An average bad Irish summer, but there’s been far worse

Electric Picnic festival in Stradbally looks like being cool and dry for the weekend

The summer was wetter and colder than normal almost everywhere, but it was not the worst of recent years.

Though it feels like hardly a summer at all, it only ranks 32nd out of the last 50, making it only an average bad Irish summer.

There have been 18 Irish summers worse than it since 1965, according to the Poulter Index, which measures mean temperature, rainfall and sunshine for selected stations.

Wet and cold

An above-average June was followed by cold and wet months in July and August.


Valentia Observatory in Co Kerry had its coldest August in 29 years, with a mean temperature of 13.9°C (-1.5 degrees from its long term average or LTA) while Ballyhaise, Co Cavan reported its coldest August in 22 years, with mean temperature of 13.8 degrees (-1.1 degrees from its LTA).

The coolest conditions (compared to monthly LTAs) were the northwest and midlands in July, while the nearest to normal conditions for the time of year were in parts of Dublin in June.

The warmest summer days were June 30th and July 3rd, with the highest temperature of summer and of the year so far reported in Dublin (at the Phoenix Park) on June 30th, with a less than sweltering 25.6 degrees.

Summer’s highest temperatures, reported mainly in parts of the west, southwest and south, were the lowest in periods ranging from 13 to 28 years (dependent on duration of measurement in various locations).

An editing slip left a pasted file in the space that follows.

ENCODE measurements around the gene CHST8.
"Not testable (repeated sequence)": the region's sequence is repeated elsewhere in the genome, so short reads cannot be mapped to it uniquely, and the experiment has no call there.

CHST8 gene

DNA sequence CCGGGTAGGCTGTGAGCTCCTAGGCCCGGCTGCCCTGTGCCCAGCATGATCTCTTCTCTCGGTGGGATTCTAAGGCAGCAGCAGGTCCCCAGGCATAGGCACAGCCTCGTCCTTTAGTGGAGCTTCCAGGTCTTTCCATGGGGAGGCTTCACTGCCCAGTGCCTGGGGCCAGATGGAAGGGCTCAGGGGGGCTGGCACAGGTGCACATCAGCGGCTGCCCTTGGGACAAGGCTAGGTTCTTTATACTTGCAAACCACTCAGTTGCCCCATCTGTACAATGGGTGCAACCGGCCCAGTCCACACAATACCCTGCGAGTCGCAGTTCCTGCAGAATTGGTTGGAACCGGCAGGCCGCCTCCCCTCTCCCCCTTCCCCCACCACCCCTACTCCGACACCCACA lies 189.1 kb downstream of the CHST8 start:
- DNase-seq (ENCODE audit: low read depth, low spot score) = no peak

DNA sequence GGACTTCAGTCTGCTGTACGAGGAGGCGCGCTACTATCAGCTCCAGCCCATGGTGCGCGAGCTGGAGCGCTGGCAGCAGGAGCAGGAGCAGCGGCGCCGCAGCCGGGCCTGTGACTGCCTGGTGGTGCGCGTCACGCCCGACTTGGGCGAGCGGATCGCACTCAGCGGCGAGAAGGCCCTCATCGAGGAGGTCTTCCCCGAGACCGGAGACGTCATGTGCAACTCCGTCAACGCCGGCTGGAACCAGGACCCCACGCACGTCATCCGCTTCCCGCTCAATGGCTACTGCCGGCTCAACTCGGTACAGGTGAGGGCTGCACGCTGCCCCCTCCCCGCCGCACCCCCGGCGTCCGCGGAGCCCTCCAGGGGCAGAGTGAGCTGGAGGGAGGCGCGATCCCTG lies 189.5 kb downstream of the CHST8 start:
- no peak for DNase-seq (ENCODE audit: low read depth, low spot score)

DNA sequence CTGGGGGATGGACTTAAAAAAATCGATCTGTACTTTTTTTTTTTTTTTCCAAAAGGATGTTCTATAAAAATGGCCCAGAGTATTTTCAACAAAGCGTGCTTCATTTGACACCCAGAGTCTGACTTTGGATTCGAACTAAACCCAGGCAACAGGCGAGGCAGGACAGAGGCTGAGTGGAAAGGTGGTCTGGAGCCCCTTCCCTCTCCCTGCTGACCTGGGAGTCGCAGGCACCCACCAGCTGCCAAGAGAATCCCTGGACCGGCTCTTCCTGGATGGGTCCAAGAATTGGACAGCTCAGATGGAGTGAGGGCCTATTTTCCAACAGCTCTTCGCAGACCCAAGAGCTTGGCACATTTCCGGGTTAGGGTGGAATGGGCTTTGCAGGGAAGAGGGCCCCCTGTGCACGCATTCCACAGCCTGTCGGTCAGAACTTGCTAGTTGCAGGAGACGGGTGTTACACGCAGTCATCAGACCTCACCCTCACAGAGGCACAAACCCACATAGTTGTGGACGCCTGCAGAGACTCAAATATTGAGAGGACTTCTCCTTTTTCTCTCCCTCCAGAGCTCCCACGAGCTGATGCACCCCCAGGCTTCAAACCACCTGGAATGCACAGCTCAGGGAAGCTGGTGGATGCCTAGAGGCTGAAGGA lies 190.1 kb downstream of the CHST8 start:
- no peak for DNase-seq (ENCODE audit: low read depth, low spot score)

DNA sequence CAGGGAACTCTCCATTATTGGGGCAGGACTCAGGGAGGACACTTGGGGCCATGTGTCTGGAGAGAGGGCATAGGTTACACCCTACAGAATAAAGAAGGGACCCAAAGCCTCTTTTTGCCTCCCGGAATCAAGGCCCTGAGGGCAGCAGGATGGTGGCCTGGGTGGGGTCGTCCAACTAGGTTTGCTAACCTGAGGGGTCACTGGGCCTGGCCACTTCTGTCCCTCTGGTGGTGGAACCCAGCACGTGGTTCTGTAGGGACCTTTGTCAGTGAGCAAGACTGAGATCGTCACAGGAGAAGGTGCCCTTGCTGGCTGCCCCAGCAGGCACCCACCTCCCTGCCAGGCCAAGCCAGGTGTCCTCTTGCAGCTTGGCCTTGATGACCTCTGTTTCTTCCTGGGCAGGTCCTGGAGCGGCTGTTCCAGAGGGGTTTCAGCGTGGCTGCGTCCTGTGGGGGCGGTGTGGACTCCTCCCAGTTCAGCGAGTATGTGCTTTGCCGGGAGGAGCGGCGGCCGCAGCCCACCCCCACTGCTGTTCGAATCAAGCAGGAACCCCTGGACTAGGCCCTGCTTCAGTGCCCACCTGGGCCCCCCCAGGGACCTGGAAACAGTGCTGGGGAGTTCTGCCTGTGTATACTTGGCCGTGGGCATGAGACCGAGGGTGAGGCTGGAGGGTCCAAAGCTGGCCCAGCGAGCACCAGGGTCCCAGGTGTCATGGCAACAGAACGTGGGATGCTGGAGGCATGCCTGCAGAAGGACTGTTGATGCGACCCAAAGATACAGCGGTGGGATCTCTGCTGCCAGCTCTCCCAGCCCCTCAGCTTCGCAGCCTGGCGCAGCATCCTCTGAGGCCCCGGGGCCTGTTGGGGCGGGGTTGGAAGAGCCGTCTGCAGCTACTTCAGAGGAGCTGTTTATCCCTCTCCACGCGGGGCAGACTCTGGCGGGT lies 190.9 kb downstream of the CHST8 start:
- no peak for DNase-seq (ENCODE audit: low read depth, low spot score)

Shannon Airport’s summer maximum of 22.9 degrees was its lowest since 1980.

Grass minimum

Dublin Airport had the summer’s lowest air temperature of -0.7 degrees (its lowest for summer since the station there opened in 1942), while Casement Aerodrome had the summer’s lowest grass minimum of -3.4 degrees (its lowest for summer in 50 years).

Rainfall totals were variable for summer, with the majority of stations reporting above LTA rainfall.

The driest area (compared to monthly LTA) was the Dublin area in June, where monthly LTAs of below 30 per cent were recorded, attributed to dry spells between the 6th and 26th.

The wettest area was in the south during July,where some stations reported around 200 per cent of the normal monthly rainfall.

The number of wet days ranged from 27 at some Dublin stations to 56 at Knock Airport.

Summer percentage of LTA values ranged from 74 per cent (165.9 mm) at Gurteen, Co Tipperary, its driest summer in seven years, to 132 per cent at both Roche's Point, Co Cork (280.5 mm) and Knock Airport, Co Mayo (390.8 mm).

The good news for Electric Picnic festival-goers is that Friday will be quite dry, and the weekend as a whole is looking to be dry.

The bad news is that temperatures will not be great, with the highest reaching just 14 to 16 degrees during the day.

Ronan McGreevy

Ronan McGreevy

Ronan McGreevy is a news reporter with The Irish Times